Now, I feel this way partly out of my own aesthetic tastes. Simple and uniform is always more desirable to me than gaudy and complicated. And of course, it’s also easier for me to find something beautiful about an object whose purpose is something completely different than one whose purpose is just to be beautiful. But even with all things equal, there’s a beauty about an industrial complex lit up to protect it from planes (and vice versa), something that we constantly overlook.
We pay attention to Christmas lights and appreciate the unnatural splendor because we’re made to notice it by the season, but the unnatural splendor is everywhere and in almost everything touched by man or framed by human mind.
You can take this too far, as I often do. The bowling alley is just a place where people bowl and drink and play arcade games, nothing more. I don’t mean to suggest that it represents anything deeper or more philosophical than a (somewhat) enjoyable pastime.
But what do I see when I go there? I see an eternal struggle between good and evil, between the irresistible force and the immovable object. The bowling ball will knock over whatever it hits and the pins will always stand back up. In lane after lane after lane after lane this struggle is played out over and over again. It doesn’t matter what the score is or who’s throwing the ball, only that it happens. The collision, the mighty, wonderful collision.
This is another example of premature enlightenment but one that’s only possible because of technology being what it is in the modern era. Bowling existed before automated machines, but only with automation can bowling be what it is in the pseudo-philosophical way. As static and unchanging as it is, only with amateur bowlers does it take on its most dynamic form where throw to throw one has no idea what the results will be.
Plenty of people find something beautiful and wonderful about places untouched by humans. But even if it hasn’t been shaped or touched by human hand, it’s the human mind that decides nature is something worth appreciating. How much more so when the mind not only appreciates but designs?
I often wondered how long it would take for us to find out the apocalypse had already happened. After all, it would take eight minutes to discover the sun had disappeared. Eight minutes to realize the solar system was no more. So how long would it take to find out one little world had ended?
It could have been longer, really. We were driving back from El Paso after Christmas, having survived the weekend with my wife’s family. It was about two in the morning, but I guess for the Russians and Chinese that’s the middle of the day. I was tired, my family was asleep in their chairs, and I really just wanted to get home and go to bed.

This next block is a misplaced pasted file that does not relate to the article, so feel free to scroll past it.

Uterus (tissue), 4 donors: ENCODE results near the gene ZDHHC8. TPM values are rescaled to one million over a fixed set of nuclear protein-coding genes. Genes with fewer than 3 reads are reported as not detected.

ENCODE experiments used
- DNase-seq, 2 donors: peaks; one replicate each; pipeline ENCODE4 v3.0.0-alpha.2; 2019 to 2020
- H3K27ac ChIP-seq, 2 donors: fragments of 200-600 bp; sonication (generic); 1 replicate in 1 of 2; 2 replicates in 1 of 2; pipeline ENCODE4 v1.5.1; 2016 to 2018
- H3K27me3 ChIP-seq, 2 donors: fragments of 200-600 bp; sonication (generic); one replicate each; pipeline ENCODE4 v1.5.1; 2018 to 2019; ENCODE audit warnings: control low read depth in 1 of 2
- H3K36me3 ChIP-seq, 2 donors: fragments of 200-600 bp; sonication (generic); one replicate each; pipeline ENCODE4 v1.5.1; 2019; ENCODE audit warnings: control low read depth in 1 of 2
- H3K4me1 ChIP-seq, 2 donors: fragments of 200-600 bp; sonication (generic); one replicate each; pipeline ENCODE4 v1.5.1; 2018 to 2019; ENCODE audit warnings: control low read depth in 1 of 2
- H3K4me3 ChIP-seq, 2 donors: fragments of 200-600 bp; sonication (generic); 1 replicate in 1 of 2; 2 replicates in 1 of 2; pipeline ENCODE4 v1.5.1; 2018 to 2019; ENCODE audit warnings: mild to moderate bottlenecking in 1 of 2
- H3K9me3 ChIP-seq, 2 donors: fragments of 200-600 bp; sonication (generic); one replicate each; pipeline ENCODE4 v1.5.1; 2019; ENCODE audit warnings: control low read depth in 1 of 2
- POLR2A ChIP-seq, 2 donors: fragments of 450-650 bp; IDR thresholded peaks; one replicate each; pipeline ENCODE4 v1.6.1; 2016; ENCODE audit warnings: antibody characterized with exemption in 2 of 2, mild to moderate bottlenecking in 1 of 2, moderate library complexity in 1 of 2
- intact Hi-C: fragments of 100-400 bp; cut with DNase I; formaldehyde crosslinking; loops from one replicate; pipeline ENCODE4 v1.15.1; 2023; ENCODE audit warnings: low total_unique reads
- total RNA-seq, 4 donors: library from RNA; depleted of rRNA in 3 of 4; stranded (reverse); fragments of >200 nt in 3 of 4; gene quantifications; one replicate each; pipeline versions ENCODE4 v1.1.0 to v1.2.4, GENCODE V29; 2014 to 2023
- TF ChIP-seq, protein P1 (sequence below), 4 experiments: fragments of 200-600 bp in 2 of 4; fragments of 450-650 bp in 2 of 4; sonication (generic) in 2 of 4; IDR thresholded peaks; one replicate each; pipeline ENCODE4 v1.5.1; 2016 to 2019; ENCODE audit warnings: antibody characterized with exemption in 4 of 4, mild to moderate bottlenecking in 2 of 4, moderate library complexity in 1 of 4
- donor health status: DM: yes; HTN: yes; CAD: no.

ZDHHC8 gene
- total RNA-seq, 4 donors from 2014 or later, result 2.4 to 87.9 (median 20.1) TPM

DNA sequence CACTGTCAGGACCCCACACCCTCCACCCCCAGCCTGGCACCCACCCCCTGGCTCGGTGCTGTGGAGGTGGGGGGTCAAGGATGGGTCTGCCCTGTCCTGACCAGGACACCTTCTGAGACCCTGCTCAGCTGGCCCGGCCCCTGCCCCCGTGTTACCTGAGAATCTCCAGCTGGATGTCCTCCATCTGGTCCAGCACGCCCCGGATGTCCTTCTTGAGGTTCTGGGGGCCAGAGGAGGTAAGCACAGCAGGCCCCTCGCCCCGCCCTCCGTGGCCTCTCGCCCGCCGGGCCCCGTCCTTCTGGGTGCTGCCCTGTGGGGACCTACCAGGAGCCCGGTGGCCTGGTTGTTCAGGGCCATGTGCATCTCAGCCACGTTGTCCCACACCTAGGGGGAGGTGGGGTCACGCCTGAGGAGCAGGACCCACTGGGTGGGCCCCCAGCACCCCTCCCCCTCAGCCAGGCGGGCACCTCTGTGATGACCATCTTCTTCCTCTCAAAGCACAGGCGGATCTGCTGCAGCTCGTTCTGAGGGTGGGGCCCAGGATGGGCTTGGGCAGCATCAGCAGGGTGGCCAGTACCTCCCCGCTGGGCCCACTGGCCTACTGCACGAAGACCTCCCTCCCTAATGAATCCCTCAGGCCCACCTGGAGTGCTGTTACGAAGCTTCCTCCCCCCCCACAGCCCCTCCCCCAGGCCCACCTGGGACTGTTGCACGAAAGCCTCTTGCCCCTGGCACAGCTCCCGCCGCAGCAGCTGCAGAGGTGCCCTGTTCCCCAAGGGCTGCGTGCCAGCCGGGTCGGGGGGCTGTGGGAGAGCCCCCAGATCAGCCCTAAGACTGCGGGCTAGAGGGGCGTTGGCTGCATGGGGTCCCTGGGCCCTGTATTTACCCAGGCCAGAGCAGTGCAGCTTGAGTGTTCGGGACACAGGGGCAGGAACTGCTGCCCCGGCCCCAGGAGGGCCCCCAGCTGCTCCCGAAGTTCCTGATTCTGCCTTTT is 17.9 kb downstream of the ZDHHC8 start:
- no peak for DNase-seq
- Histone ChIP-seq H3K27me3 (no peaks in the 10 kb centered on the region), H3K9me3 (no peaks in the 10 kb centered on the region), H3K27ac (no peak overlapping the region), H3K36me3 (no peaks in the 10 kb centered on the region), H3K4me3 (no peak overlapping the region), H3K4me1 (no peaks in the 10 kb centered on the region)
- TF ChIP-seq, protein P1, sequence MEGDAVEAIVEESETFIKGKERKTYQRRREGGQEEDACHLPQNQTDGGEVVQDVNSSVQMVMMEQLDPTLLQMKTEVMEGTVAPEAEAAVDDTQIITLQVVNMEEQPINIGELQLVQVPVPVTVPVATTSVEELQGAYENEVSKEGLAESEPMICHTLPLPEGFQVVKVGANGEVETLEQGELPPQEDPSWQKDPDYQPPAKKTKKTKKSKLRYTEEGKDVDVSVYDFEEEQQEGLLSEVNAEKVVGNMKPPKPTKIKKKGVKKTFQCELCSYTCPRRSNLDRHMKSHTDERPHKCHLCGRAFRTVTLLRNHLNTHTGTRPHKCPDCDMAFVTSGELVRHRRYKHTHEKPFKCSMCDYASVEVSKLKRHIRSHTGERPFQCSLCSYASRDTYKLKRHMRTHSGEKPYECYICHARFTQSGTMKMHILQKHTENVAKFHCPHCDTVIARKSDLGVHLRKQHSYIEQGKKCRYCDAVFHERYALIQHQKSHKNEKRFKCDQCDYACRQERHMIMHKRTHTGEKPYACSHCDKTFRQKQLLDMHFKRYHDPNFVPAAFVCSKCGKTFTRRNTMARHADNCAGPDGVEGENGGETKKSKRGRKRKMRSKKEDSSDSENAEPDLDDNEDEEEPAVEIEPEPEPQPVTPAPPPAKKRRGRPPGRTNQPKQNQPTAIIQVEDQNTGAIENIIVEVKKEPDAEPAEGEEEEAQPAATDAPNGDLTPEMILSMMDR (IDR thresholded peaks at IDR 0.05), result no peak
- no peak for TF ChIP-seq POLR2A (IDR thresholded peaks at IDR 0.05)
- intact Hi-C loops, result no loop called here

I guess that’s why I didn’t stop when I saw all of those cars pulled over on the road. I should have figured out something was up, but the radio on the minivan was broken and I honestly didn’t think anything was wrong, or at least nothing worth caring about.
My daughter woke up and told me she had to go to a restroom and luckily we were near a rest stop she could go to. I got out to stretch my legs while she went to relieve herself. That was where a trucker came up to me and started talking so fast I couldn’t completely follow, and he looked like he’d been drinking. I just smiled and nodded my head until my daughter came back out and then we quickly got back in the car and kept driving.
We stopped at a 7-11 a little while later so everyone could use the restroom and get something to snack on, and that’s when I saw it on television. Rather, I saw the clerk staring at a television showing nothing but static. When I asked him what he was doing, it was like I broke him out of a trance and he just started sobbing. I tried to pay for things we had gotten because I still didn’t understand what was going on, but he couldn’t even pull himself together to take it.
As we kept driving, I finally pieced it all together, but my mind wouldn’t let me accept it. Not just based on a handful of odd events. The trucker was crazy, the clerk was depressed, and people were pulled over on the side of the road because they wanted to go to sleep. Nothing was wrong.
But it had happened, and I knew it. The rest of my family found out a little while later when we made it back home and saw the people in the streets. The shock had worn off for everyone by then and panic had set in. The first few days after the end of the world were rough, but we pulled through them and came out the other side okay. We started over, started not quite from scratch, but near to it. And it’s not easy, but it could be worse.
I don’t feel fine, but hey, the end of the world isn’t the worst thing that could happen. I could have spent it with my wife’s family.